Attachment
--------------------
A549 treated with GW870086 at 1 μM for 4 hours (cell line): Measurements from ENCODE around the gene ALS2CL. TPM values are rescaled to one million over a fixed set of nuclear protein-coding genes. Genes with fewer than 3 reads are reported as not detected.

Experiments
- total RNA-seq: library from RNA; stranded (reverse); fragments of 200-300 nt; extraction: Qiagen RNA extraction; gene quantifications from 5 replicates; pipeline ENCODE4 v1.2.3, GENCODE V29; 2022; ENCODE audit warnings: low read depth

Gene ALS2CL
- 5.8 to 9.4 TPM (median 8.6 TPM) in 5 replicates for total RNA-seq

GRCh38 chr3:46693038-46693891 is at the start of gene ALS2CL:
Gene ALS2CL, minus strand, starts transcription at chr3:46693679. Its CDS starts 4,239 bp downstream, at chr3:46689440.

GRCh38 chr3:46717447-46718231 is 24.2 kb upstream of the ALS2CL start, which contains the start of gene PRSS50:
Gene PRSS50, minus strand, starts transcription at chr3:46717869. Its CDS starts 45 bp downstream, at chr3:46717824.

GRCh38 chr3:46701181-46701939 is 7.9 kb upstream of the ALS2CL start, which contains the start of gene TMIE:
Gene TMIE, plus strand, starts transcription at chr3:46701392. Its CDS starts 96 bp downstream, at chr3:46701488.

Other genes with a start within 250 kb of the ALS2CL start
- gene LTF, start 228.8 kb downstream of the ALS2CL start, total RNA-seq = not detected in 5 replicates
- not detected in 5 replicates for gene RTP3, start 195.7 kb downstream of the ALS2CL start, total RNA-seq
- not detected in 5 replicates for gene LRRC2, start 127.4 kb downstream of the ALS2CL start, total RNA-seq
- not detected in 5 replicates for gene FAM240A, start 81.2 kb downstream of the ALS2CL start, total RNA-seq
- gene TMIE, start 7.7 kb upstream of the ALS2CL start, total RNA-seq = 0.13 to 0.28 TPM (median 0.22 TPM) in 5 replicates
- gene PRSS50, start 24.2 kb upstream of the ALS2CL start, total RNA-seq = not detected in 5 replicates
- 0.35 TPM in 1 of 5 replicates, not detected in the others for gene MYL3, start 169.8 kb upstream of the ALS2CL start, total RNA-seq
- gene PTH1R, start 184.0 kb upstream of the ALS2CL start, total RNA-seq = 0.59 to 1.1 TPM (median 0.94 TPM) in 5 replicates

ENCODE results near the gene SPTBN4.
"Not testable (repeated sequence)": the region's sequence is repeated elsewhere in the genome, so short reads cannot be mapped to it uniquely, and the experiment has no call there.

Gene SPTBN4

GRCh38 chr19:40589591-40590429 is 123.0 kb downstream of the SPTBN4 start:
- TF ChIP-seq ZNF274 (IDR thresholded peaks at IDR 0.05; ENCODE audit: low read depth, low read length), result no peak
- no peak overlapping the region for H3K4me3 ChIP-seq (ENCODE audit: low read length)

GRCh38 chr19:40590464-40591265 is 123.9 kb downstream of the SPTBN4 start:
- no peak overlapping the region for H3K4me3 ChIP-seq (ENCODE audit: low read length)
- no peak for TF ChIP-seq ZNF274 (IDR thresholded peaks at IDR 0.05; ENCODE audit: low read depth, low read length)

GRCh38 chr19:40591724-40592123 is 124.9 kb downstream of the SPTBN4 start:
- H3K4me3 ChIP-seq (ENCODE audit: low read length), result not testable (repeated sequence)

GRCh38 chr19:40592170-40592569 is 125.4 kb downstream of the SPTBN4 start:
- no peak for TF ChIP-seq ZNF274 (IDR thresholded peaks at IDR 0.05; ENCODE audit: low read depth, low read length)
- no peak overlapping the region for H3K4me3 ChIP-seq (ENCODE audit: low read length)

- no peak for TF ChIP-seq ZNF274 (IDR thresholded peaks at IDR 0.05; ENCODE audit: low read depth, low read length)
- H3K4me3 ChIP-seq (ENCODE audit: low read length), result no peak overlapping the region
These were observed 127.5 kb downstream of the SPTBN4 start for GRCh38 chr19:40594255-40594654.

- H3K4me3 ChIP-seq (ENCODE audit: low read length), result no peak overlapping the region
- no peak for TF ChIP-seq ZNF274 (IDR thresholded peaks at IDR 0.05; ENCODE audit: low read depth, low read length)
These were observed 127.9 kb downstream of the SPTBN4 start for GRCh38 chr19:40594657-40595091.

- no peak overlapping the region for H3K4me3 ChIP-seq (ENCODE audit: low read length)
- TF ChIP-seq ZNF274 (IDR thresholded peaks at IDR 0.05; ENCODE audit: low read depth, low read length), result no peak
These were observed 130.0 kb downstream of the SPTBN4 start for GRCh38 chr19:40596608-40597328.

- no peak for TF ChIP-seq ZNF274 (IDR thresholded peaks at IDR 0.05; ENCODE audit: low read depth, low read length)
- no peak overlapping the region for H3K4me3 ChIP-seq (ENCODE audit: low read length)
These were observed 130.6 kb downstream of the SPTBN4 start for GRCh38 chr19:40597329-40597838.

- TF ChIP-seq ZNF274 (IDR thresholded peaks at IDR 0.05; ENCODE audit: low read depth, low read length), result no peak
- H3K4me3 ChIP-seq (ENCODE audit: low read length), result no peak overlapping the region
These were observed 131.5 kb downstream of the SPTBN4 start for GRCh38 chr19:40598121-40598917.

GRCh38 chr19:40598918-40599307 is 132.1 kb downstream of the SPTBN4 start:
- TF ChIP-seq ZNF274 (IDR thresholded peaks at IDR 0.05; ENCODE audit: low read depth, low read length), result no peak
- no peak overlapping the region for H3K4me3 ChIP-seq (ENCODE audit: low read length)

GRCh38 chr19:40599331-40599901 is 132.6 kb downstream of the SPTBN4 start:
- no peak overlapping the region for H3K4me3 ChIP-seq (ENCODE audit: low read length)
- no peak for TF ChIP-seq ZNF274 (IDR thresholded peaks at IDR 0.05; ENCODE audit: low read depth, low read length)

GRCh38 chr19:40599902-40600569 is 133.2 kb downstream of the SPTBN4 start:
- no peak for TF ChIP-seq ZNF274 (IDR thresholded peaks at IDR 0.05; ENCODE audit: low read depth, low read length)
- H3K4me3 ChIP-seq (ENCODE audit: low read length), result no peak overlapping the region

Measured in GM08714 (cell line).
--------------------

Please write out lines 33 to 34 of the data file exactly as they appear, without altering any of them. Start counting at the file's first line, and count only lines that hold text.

- no peak for TF ChIP-seq ZNF274 (IDR thresholded peaks at IDR 0.05; ENCODE audit: low read depth, low read length)
- no peak overlapping the region for H3K4me3 ChIP-seq (ENCODE audit: low read length)